5 ways to Celebrate African Heritage & Health Week

in Health & Wellness

February 1st-7th is African Heritage & Health Week and the first week of Black History Month. African Heritage & Health Week is the ideal time to learn more about your heritage. This week also offers a great opportunity to take a closer look at your health. Taking steps to protect your health helps your family and your community flourish.

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February 1st-7th is African Heritage & Health Week and the first week of Black History Month. African Heritage & Health Week is the ideal time to learn more about your heritage. This week also offers a great opportunity to take a closer look at your health. Taking steps to protect your health helps your family and your community flourish.

What is African Heritage & Health Week?

African Heritage & Health Week celebrations often focus on food. African American cuisine draws inspiration from Africa, the Caribbean, and the American South. This week is a great time to try out new flavors or cooking techniques.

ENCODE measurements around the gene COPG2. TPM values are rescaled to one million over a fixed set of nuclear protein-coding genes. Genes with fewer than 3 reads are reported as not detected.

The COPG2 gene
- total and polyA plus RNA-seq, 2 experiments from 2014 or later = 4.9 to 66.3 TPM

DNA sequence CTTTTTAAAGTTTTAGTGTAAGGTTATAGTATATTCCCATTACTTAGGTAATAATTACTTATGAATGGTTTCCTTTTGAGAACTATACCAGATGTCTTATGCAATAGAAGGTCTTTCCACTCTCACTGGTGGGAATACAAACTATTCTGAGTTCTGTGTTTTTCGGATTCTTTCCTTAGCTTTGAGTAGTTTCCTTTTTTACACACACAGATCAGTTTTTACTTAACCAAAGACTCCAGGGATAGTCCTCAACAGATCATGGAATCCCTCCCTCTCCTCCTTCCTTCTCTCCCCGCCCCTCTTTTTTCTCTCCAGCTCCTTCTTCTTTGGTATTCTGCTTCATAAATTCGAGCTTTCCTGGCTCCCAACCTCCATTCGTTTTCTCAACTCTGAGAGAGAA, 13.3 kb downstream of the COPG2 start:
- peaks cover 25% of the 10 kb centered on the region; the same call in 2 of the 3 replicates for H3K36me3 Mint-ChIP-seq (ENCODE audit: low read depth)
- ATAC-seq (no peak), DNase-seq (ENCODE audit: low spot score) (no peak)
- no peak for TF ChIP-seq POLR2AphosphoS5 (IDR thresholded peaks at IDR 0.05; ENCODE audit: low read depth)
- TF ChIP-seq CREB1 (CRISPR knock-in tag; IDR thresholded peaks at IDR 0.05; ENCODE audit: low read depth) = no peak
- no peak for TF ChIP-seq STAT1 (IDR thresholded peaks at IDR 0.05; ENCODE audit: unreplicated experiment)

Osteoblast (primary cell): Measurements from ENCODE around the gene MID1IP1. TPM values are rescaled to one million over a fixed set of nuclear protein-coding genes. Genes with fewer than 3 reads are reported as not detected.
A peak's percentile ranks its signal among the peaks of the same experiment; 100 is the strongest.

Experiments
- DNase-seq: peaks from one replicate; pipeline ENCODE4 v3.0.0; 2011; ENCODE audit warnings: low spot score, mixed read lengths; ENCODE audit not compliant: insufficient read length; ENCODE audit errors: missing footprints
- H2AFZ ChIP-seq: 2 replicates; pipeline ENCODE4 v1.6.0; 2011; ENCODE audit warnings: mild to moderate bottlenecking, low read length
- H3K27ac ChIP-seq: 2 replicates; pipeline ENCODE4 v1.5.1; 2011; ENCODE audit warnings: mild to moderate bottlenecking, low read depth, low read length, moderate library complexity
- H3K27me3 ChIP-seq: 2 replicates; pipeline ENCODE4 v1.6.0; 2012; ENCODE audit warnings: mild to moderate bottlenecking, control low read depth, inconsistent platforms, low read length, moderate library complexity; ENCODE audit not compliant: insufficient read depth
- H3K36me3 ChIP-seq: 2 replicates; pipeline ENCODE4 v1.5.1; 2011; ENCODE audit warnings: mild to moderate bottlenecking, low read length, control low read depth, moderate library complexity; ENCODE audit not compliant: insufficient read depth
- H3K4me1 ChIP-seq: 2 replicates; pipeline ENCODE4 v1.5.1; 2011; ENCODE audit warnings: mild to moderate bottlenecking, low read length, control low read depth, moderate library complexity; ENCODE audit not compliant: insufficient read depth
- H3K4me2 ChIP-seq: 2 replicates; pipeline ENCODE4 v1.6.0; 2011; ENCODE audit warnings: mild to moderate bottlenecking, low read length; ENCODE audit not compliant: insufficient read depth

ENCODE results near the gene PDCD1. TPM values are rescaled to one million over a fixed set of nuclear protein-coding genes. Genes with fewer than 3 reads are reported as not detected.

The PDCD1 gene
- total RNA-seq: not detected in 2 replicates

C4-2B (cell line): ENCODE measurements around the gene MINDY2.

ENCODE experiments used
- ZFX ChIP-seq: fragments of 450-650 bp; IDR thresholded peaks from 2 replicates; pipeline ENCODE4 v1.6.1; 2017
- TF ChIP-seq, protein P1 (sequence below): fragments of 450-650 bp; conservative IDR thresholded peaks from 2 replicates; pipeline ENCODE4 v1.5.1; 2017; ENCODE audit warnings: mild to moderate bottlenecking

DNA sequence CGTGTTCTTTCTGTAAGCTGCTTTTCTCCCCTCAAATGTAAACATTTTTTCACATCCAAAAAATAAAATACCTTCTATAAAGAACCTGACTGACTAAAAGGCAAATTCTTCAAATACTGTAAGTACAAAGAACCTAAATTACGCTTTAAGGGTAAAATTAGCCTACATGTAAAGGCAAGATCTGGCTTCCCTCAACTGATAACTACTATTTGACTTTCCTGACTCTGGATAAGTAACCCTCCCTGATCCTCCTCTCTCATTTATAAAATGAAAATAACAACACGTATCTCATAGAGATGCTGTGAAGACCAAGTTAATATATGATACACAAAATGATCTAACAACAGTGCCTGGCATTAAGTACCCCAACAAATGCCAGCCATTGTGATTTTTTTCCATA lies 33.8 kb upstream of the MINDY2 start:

If you want to improve your diet, there's no better time than African Heritage & Health Week. The traditional African diet focuses on beans, seeds, nuts, fruits, and vegetables. These foods can reduce the risk of many health problems.

African Heritage & Health Week also draws attention to medical problems that affect African American communities. Chronic health conditions like diabetes and heart disease are common among African Americans. People of African descent may also be at risk for certain genetic disorders. During this week, you can explore your unique health risks and learn to protect your health.

What health concerns affect African Americans?

African Americans are at a high risk of heart disease and strokes.  Obesitydiabetes, and  hypertension are also common in African American communities. African Americans are more likely to suffer from weight-related health problems. Unfortunately, they're also less likely to receive the care they need.

African Americans are also at a higher risk for kidney disease and lung problems, with African American men 50% more likely than white men to get lung cancer and more likely to die from various cancers.